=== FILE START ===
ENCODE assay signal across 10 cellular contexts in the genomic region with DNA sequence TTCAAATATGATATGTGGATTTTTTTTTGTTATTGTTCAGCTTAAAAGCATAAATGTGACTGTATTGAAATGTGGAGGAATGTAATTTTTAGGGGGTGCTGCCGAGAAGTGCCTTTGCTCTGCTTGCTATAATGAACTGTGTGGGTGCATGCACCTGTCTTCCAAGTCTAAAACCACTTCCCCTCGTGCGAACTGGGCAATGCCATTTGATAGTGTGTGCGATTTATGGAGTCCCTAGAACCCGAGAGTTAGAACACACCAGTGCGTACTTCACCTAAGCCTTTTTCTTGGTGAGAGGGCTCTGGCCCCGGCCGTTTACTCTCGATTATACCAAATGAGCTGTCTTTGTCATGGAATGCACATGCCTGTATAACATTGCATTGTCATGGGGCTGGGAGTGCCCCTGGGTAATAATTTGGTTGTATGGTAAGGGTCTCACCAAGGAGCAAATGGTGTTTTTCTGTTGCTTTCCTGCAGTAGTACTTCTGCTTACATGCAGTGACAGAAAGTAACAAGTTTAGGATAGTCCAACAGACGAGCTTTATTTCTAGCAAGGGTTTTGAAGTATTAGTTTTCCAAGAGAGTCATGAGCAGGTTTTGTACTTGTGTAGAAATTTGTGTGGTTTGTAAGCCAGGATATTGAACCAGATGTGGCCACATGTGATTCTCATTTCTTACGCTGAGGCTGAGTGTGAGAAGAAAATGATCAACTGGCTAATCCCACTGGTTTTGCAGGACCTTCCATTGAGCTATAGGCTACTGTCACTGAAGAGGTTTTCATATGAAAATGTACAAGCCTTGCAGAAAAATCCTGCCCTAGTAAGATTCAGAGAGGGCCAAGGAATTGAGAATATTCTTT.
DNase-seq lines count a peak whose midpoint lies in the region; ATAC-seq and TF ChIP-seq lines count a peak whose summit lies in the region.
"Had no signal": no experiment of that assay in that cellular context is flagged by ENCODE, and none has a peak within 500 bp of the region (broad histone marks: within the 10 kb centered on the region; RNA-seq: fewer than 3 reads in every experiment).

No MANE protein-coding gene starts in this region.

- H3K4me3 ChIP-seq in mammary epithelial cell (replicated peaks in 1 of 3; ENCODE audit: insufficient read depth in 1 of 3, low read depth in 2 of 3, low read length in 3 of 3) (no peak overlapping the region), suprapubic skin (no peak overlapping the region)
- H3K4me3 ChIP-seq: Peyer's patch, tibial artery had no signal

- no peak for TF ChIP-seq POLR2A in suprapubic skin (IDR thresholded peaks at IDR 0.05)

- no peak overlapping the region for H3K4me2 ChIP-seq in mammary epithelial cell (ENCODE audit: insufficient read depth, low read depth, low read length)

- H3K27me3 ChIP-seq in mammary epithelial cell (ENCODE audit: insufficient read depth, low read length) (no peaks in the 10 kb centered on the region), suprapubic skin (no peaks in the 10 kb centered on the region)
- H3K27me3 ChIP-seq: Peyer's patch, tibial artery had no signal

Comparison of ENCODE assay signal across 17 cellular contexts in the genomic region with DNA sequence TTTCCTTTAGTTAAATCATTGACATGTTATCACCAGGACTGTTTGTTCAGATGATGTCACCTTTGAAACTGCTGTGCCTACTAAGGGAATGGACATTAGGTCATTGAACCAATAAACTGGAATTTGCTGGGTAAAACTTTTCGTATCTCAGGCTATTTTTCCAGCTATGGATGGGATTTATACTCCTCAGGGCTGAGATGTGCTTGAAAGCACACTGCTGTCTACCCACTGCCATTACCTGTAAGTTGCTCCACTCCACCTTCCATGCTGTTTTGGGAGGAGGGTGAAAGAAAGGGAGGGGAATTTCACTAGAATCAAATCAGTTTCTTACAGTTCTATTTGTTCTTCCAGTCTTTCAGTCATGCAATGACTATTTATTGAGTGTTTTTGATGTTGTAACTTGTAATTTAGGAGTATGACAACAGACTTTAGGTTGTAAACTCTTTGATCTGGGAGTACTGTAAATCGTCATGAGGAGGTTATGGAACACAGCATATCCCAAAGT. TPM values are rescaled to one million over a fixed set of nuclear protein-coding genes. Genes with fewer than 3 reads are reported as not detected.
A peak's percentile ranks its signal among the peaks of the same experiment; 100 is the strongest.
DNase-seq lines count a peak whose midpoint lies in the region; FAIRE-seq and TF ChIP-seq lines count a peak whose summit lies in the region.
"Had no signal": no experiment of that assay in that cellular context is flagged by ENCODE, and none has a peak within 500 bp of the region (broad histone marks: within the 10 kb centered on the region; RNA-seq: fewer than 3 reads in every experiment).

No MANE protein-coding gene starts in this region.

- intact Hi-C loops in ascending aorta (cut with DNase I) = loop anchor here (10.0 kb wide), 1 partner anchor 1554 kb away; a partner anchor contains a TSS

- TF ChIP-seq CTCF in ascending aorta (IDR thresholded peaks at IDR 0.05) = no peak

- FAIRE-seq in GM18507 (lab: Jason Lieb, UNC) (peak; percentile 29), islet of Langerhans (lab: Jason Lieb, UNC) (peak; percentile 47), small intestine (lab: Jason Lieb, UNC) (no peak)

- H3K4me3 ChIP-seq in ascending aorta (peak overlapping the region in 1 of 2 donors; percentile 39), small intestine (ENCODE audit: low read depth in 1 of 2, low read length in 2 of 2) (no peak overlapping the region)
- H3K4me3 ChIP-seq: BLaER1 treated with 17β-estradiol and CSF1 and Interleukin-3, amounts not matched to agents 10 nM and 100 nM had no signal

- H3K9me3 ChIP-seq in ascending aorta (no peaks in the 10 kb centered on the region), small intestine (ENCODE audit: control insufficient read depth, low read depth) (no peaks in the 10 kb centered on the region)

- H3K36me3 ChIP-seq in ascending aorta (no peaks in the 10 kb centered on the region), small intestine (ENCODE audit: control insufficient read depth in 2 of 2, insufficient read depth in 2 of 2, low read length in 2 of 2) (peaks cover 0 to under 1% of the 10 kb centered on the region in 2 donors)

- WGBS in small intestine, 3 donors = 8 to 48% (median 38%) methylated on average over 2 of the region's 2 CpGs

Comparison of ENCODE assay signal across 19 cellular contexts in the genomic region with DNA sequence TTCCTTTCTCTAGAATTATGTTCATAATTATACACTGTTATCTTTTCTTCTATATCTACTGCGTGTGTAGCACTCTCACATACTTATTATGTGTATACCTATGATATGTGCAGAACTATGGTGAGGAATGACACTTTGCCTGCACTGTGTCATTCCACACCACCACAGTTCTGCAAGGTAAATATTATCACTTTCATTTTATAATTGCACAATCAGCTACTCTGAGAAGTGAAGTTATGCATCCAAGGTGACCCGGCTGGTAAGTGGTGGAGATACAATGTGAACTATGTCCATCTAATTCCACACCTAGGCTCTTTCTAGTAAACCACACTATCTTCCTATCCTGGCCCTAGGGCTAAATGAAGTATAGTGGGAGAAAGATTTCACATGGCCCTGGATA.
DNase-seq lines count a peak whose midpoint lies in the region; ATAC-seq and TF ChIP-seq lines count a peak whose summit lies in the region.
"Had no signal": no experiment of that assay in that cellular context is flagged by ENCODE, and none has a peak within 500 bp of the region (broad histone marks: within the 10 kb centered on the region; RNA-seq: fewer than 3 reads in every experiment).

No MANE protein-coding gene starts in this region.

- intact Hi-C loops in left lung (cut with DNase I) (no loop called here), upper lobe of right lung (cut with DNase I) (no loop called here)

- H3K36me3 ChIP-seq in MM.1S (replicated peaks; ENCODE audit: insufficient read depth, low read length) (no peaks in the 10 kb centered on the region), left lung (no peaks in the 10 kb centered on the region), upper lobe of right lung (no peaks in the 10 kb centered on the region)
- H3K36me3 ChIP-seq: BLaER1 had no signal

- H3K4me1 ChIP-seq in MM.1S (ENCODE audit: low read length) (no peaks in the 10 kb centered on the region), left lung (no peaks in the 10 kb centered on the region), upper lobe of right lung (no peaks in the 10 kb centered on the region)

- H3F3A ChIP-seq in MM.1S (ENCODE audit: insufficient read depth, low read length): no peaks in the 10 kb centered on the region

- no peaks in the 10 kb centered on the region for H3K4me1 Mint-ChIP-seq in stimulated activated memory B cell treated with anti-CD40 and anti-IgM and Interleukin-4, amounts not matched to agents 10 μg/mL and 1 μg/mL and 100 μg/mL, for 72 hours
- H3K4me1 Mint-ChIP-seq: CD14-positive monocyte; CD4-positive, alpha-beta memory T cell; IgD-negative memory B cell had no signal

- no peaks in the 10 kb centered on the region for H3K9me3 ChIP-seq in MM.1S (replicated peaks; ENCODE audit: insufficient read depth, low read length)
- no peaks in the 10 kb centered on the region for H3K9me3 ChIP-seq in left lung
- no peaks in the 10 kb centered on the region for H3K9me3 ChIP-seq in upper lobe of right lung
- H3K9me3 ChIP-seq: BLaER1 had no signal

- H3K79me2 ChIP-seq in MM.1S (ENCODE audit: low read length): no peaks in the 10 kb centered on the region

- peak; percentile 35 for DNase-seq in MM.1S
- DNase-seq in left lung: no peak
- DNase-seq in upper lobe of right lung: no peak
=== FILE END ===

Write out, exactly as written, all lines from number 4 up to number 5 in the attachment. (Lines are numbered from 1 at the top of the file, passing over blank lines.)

No MANE protein-coding gene starts in this region.

- H3K4me3 ChIP-seq in mammary epithelial cell (replicated peaks in 1 of 3; ENCODE audit: insufficient read depth in 1 of 3, low read depth in 2 of 3, low read length in 3 of 3) (no peak overlapping the region), suprapubic skin (no peak overlapping the region)